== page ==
The Long Ride Pt1

The Long Ride Pt1

My plan initially was to make the 3,038 km ride from Katanning to Halls Creek in a leisurely 8 to 10 days.  That plan was scotched, first by the revelation that having been employed for more than three years, I was expected to give three weeks notice instead of the two weeks I believed, and secondly by my employer’s refusal to allow me to take any leave during my notice period.  I would have taken it anyway (as I believe they hoped I would) had it not been for a friend tipping me off that if I did take leave without consent, under WA law, I would be considered to have abandoned my position and would lose all entitlements.  That amounts to almost nine weeks holiday pay. A not inconsiderable sum.

So I stayed.  That meant that I could not meet my commitment to start at Halls Creek on Monday 10 November.  I was determined to get there as soon as I could, anyway. As my stuff was already packed up and despatched, sold or given away, I dossed with Andrew and Smudge for a few days, and with Jennifer, Miranda and Matt for the last night before I left Katanning.

Dave tried to arrange things so he could join me on the ride again, but it was too short notice.  Just as well really, because the ride was not as much fun as it should have been, due entirely to the sense of urgency.  Something that is not conducive to a pleasant carefree holiday ride.

The first day was as joyous and carefree as such a ride should be. I did not leave as early as I had planned, but I was on the road by 8 am.  By early afternoon I was in Dalwallinu and pleased with my progress. I stopped there for half an hour or so to chat with Debbie, a colleague who also came over from NZ and who also had a Vstar 1300.”Had” being the operative word as she has been forced to sell it following her knee operation.  Sad.  I know how much she loved it.

I did not make it as far as I thought I might, the late start meant that I had only got to Payne’s Find with only an hour left before dark. Dave and I camped there on our last trip up this way, so I stayed there that night.  619 km was not a bad effort.  If I could keep that up, I would be there in 5 days. On Tuesday rather than the Monday I promised.  Surely that would be ok?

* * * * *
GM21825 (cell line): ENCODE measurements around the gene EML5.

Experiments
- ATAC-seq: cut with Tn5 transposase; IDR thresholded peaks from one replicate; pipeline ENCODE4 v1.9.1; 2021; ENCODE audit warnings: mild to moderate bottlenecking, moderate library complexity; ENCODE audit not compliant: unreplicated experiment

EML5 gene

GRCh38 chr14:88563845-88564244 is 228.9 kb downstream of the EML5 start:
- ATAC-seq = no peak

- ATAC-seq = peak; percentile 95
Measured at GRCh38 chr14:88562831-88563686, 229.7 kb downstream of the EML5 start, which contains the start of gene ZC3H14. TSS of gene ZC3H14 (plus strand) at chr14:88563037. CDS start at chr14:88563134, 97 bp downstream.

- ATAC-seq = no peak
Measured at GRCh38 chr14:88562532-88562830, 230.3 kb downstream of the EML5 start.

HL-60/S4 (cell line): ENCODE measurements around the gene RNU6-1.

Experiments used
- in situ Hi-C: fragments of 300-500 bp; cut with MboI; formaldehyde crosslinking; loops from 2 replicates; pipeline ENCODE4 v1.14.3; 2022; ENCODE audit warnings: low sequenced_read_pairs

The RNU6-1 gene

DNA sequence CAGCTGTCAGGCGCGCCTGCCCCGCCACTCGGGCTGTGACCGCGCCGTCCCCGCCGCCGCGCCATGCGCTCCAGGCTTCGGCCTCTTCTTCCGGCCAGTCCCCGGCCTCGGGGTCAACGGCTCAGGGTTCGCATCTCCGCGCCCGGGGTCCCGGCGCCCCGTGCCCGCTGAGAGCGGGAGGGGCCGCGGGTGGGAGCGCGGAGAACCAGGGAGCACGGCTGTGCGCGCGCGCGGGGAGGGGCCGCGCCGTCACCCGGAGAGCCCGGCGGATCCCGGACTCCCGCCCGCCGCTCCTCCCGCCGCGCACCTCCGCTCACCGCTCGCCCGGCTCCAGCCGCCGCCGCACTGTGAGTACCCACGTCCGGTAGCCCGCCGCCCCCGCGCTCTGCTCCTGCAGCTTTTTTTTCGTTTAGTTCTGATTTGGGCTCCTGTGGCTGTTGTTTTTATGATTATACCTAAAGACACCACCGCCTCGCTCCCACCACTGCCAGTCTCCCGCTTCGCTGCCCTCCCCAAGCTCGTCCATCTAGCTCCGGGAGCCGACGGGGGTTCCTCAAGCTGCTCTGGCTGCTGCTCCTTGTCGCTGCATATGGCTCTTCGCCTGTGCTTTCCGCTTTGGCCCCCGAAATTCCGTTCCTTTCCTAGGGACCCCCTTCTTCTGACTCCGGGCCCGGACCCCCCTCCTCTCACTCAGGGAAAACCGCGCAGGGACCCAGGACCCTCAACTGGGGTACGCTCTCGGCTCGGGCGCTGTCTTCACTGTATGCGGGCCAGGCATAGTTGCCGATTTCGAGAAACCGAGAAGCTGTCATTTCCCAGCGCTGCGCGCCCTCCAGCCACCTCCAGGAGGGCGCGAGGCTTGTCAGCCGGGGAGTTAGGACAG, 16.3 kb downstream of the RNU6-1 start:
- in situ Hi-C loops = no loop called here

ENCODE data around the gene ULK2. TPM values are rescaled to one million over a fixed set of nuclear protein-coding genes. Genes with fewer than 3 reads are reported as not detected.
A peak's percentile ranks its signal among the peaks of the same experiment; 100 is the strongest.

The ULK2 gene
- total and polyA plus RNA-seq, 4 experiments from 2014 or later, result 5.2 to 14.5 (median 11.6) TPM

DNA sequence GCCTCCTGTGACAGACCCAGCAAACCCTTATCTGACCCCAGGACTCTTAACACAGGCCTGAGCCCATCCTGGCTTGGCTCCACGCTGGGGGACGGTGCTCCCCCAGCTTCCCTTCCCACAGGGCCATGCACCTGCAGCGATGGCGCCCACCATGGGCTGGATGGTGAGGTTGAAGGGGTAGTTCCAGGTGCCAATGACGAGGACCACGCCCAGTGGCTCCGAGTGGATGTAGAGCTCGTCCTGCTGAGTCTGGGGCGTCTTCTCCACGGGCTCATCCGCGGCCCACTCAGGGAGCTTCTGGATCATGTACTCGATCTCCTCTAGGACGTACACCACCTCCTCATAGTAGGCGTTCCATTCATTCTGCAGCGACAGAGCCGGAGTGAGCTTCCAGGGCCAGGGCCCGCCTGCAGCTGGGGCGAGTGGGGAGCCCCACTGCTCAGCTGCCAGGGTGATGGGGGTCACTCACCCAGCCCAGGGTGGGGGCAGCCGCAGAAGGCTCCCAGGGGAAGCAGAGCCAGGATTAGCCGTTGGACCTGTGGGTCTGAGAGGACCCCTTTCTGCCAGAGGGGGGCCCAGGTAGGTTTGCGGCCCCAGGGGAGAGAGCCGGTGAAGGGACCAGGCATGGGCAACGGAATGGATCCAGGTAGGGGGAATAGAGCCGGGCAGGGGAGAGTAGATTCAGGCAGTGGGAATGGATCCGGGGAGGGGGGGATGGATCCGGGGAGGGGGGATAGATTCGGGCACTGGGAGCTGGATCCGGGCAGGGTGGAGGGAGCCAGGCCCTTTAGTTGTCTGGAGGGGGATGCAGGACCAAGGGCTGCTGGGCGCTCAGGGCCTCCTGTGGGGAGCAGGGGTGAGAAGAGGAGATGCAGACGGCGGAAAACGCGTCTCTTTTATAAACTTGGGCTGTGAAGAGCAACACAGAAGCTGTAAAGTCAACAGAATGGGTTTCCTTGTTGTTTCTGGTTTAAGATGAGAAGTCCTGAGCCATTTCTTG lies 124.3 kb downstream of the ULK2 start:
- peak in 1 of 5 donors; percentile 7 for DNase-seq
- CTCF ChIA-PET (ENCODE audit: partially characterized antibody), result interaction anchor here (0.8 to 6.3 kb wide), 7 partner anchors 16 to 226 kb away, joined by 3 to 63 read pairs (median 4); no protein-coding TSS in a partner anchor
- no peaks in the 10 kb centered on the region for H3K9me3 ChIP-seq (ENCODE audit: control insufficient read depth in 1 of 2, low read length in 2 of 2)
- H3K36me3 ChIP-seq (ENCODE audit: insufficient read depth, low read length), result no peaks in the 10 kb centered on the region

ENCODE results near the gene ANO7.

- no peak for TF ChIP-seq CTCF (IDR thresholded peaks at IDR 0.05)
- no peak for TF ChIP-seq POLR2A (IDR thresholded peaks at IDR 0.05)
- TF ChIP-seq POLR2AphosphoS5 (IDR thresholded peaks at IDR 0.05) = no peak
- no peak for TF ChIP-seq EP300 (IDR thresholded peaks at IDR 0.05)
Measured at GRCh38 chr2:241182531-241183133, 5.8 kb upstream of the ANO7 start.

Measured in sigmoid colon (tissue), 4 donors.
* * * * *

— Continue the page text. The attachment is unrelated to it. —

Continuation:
The next day I rather ambitiously planned to get as far as Newman. Once again I did not make it, I rode only another 616 km and spent Saturday night at Kumarina. I was determined to stay on schedule and decided to try for Port Hedland the next day.  I rode hard all Sunday, stopping in Newman for breakfast, then pressing on.  I crossed the Tropic of Capricorn late morning and raced on, covering 848 km in the day and arriving in Port Hedland exhausted and suffering from the heat.  I carried plenty of water with me, and had poured as much over myself as I drank. Nonetheless I was decidedly buggered and beginning to think I had bitten off more than I could chew. I was not sure I was going to make it.  The heat was intense in my jacket.  I knew it was only going to get worse from here on.  I was going to kill myself with heat stroke.  I needed a plan.

Hodophilia

My plan initially was to make the 3,038 km ride from Katanning to Halls Creek in a leisurely 8 to 10 days.  That plan was scotched, first by the revelation that having been employed for more than three years, I was expected to give three weeks notice instead of the two weeks I believed, and secondly by my employer’s refusal to allow me to take any leave during my notice period.  I would have taken it anyway (as I believe they hoped I would) had it not been for a friend tipping me off that if I did take leave without consent, under WA law, I would be considered to have abandoned my position and would lose all entitlements.  That amounts to almost nine weeks holiday pay. A not inconsiderable sum.

So I stayed.  That meant that I could not meet my commitment to start at Halls Creek on Monday 10…

View original post 451 more words

Advertisements

About Alan

Alone in a sea of spinifex.
This entry was posted in Uncategorized. Bookmark the permalink.

Leave a Reply

Fill in your details below or click an icon to log in:

WordPress.com Logo

You are commenting using your WordPress.com account. Log Out / Change )

Twitter picture

You are commenting using your Twitter account. Log Out / Change )

Facebook photo

You are commenting using your Facebook account. Log Out / Change )

Google+ photo

You are commenting using your Google+ account. Log Out / Change )

Connecting to %s